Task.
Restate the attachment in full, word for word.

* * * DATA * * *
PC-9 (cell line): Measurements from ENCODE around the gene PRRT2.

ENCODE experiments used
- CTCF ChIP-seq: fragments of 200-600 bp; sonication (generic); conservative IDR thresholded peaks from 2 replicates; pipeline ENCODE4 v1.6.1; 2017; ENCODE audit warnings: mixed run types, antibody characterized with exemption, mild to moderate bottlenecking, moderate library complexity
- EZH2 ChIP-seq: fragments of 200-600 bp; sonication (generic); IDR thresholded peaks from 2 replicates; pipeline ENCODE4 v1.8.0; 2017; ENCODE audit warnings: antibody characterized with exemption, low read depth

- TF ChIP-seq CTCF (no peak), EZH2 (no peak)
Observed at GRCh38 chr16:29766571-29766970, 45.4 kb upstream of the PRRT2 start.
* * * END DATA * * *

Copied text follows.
PC-9 (cell line): Measurements from ENCODE around the gene PRRT2.

ENCODE experiments used
- CTCF ChIP-seq: fragments of 200-600 bp; sonication (generic); conservative IDR thresholded peaks from 2 replicates; pipeline ENCODE4 v1.6.1; 2017; ENCODE audit warnings: mixed run types, antibody characterized with exemption, mild to moderate bottlenecking, moderate library complexity
- EZH2 ChIP-seq: fragments of 200-600 bp; sonication (generic); IDR thresholded peaks from 2 replicates; pipeline ENCODE4 v1.8.0; 2017; ENCODE audit warnings: antibody characterized with exemption, low read depth

- TF ChIP-seq CTCF (no peak), EZH2 (no peak)
Observed at GRCh38 chr16:29766571-29766970, 45.4 kb upstream of the PRRT2 start.